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  • Tommie Trelawny Vernon

Inventing the ‘real’ in Life 2.0

Image: Lorenzo Herrera via Unsplash

[If you haven’t yet watched this fascinating and bizarre documentary, Life 2.0 (2010), click here.]

Have you ever just got tired of the day-to-day? Perhaps work has become slow and monotonous. Or maybe the opposite: are you being smothered by an oppressive to-do list? Perhaps home life, or even life in general, has become grey and without meaning. Hopefully you can’t see too much of yourself in these descriptions, but I’m sure at one point in your life you’ve wished things were different.

Well, enter the audaciously titled role-playing game: Second Life. It is a game that was released in 2003 and reached peak popularity by the end of the decade, the time of the documentary’s Life 2.0’s production. It’s an online platform where you can design your character, customise their world, and hang out in a virtual world inhabited by like-minded individuals.

The documentary follows three stories of users of Second Life. The first revolves around a blossoming romance between a Canadian man and an American woman, both middle aged, who had first met in the game. The catch? Both are actually cheating on their partners in their ‘first lives’ (albeit emotionally, not physically). The second story follows the illustrious Asri Falcone and her luxurious lifestyle as an in-game fashion designer. The real ‘Asri Falcone’ (who remains anonymous) lives in the basement of her parents’ house in the troubled city of Detroit. She is only able to pay rent with the real money she makes by selling her clothing accessories to other players. The third follows Aaya Aabye, a 13-year-old girl who likes to dance, party and explore Second Life with her friends. Except that Aaya is not a teenage girl, but a twenty-something with a neglected fiancée. Before you worry, her ‘friends’ are also male and of roughly the same age.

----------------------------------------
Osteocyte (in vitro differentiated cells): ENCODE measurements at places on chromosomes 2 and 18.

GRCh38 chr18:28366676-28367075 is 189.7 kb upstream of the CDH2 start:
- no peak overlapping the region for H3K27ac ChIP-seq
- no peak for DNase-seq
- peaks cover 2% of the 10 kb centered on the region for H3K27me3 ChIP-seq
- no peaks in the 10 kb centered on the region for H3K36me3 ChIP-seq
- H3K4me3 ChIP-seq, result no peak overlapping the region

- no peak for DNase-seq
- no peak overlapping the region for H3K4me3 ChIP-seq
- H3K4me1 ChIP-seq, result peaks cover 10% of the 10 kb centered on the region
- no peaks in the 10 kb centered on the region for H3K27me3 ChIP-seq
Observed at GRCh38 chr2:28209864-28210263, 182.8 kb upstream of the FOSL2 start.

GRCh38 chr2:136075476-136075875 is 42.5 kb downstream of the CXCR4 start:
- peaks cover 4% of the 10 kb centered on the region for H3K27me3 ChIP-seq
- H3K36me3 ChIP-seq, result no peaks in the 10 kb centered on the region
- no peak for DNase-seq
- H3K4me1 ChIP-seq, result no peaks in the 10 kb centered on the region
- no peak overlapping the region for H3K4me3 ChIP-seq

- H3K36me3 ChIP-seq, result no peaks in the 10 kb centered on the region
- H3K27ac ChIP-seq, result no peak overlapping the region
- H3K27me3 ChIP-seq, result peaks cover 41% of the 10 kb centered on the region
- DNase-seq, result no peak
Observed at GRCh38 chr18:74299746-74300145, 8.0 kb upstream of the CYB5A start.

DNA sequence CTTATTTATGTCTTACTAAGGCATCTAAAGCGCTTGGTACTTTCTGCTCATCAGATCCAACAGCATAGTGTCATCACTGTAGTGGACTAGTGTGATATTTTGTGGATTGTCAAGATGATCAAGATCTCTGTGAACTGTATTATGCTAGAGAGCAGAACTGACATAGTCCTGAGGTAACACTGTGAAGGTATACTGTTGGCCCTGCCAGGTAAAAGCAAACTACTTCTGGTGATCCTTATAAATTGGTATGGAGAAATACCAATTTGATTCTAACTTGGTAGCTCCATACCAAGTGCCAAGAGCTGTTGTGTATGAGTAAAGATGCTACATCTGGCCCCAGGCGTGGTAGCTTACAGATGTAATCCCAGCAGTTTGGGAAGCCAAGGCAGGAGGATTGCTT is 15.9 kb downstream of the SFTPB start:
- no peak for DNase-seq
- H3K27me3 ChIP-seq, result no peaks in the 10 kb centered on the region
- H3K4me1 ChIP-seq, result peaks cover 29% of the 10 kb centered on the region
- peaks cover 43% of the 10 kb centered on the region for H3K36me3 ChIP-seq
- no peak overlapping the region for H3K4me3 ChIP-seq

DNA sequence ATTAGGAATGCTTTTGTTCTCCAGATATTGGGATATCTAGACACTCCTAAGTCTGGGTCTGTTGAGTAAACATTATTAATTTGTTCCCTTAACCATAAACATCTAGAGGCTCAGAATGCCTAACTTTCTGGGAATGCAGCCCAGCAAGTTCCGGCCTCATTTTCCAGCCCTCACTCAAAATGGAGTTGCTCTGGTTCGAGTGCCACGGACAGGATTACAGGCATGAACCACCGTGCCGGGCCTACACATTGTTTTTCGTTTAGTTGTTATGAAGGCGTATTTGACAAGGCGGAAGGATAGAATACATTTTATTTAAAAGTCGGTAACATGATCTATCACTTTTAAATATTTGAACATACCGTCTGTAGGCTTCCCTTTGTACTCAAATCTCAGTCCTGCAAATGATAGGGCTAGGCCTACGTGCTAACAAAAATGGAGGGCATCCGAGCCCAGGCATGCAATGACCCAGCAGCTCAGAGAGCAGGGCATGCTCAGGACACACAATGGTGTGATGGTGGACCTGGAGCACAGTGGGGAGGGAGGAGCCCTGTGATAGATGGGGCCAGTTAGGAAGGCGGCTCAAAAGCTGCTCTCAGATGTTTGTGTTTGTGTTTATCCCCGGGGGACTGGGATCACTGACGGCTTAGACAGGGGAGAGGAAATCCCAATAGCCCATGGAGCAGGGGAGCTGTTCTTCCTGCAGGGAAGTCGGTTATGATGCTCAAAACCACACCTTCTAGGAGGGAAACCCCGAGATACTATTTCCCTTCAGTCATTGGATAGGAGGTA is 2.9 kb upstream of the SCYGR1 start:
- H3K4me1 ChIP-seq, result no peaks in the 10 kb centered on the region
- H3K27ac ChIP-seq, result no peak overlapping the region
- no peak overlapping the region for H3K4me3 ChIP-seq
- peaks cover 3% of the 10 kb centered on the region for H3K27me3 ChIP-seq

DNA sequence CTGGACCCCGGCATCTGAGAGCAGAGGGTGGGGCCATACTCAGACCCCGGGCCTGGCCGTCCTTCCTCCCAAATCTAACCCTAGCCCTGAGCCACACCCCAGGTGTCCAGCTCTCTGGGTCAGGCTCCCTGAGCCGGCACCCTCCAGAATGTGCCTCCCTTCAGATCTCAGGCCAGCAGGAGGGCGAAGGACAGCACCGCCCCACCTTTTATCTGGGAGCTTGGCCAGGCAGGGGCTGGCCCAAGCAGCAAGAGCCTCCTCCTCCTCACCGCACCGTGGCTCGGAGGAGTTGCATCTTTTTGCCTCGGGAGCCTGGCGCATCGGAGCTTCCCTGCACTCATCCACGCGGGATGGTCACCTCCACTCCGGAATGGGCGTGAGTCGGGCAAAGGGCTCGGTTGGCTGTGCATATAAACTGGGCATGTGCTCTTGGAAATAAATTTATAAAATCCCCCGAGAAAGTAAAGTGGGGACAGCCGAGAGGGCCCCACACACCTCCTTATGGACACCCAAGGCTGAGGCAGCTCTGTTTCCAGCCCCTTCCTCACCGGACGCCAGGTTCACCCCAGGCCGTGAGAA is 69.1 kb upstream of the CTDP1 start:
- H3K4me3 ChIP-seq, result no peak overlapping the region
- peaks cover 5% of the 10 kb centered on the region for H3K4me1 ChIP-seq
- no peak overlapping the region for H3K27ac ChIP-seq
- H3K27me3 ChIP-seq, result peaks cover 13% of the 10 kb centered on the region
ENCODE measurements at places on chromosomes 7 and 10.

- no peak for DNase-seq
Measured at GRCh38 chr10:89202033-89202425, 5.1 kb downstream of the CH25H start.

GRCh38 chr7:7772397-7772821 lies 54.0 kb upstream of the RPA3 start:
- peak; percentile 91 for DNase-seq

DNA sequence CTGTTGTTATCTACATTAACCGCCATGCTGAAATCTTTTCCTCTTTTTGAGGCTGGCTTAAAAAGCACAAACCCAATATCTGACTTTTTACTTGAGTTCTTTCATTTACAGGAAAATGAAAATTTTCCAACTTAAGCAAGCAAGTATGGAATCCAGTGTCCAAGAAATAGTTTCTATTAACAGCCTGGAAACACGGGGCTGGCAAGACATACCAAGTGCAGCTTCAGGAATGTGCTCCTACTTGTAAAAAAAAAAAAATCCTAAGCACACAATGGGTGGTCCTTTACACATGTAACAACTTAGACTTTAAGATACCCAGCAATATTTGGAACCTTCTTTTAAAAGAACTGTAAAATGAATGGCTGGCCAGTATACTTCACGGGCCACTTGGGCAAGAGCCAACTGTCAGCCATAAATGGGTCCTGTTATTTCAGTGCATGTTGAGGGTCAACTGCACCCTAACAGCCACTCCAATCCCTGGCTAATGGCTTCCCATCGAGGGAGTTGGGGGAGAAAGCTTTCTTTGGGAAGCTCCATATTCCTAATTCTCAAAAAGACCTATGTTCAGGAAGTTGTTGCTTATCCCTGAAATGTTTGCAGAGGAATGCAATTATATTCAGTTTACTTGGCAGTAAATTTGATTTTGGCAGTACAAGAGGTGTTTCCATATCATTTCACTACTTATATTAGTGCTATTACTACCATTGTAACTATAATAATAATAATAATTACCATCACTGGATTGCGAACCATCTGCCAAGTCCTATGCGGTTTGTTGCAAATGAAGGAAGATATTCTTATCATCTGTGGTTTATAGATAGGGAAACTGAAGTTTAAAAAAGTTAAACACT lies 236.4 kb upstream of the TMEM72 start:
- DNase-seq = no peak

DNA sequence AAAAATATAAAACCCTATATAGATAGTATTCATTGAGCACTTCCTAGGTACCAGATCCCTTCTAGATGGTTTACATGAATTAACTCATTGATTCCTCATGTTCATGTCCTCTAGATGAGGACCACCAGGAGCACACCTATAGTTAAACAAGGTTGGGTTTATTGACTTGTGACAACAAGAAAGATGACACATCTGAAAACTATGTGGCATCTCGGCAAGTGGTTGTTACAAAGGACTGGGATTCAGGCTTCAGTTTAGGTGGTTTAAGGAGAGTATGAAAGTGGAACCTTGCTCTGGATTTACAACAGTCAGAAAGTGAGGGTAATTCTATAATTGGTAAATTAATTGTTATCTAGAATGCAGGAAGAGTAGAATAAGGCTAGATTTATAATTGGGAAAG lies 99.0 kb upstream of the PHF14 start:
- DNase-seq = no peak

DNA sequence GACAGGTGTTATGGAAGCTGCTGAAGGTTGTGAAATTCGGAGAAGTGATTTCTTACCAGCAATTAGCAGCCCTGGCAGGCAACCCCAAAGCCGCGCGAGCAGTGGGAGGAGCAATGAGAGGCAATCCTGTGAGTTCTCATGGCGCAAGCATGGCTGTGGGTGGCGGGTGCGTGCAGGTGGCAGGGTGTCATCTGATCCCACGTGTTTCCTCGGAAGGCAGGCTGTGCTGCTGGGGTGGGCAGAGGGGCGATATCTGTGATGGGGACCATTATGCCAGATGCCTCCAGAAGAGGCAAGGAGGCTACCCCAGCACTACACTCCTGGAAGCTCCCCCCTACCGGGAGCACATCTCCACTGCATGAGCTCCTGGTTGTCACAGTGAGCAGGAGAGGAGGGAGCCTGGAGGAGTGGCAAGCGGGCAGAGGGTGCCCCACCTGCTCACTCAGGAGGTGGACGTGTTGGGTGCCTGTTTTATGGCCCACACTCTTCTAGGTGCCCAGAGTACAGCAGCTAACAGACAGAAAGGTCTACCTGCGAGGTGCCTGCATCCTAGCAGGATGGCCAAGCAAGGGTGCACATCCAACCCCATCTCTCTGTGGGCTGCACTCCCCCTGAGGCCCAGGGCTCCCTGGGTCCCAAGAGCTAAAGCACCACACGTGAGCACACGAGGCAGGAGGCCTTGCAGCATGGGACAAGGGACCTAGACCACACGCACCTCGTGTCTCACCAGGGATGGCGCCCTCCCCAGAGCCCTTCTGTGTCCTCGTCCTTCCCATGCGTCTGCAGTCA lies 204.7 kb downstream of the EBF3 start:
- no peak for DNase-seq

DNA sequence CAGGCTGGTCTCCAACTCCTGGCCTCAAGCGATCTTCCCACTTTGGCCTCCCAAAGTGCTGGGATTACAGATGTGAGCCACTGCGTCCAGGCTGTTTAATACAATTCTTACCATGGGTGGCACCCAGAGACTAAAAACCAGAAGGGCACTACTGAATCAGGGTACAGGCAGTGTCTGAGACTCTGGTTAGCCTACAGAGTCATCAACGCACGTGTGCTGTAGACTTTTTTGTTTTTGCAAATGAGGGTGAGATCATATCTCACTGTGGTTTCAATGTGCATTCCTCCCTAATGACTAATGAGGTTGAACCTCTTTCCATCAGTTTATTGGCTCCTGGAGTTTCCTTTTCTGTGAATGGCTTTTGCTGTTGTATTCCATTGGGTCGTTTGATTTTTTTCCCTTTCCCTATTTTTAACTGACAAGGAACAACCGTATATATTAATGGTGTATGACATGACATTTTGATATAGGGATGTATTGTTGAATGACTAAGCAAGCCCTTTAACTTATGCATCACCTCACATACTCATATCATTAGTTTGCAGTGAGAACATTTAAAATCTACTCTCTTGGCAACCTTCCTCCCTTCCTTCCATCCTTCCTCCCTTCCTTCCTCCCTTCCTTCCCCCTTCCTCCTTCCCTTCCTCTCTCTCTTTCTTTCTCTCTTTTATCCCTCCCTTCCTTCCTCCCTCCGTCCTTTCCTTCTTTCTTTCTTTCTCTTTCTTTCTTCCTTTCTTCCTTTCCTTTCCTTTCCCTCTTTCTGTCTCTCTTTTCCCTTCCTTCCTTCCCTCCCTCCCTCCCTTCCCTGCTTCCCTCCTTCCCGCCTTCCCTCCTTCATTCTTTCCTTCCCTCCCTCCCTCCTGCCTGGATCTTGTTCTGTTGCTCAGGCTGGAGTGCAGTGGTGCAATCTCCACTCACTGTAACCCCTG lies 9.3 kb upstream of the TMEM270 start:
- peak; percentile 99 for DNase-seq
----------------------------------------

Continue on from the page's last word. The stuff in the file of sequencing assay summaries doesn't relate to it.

The film flits between scenes in the game and in real life. Interviews are conducted in-game over the game’s voice chat option. To see these low-poly, digital mannequins express their deepest hopes and dreams over the tinny audio is certainly a jarring, yet intriguing, viewing experience.

When the film transitions to real life, it offers an unmasked view of their lives. This view is largely an ugly one, as we bear witness as each of the participants’ lives chaotically unravel. The couple swiftly divorce their real-life partners in favour of their Second Life partners and move in with each other. No longer filtered through the rose-tinted lens of a video game, the relationship begins to show signs of collapse as the pair begin to argue. By the end, they have fully separated. The fashion designer, Asri, discovers that other users have replicated and distributed her clothes, undermining her only source of income. Aaya’s story is the most saddening, as we learn that he has neglected his real life so much in favour of a digital one that it has threatened his future with his fiancée. He is faced with an ultimatum: delete the game or terminate the engagement. Whilst it seems he chooses the latter, deleting Aaya for good, he covertly relapses and sets up a new account, costing him his engagement. It is clear that the game has become an addiction.

Overall, it’s a sombre picture that asks the central question of whether an invented world could be more ‘real’ than a physical one. After all, each player felt that the game gave their lives meaning that their first one could no longer offer. Perhaps not for the faint of heart, but certainly worth a watch for those seeking a thought-provoking cinematic experience.

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